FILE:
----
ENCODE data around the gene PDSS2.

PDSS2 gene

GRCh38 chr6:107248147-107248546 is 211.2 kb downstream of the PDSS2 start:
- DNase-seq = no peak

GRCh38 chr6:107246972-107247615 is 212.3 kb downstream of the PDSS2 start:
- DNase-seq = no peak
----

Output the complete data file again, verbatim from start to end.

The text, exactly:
ENCODE data around the gene PDSS2.

PDSS2 gene

GRCh38 chr6:107248147-107248546 is 211.2 kb downstream of the PDSS2 start:
- DNase-seq = no peak

GRCh38 chr6:107246972-107247615 is 212.3 kb downstream of the PDSS2 start:
- DNase-seq = no peak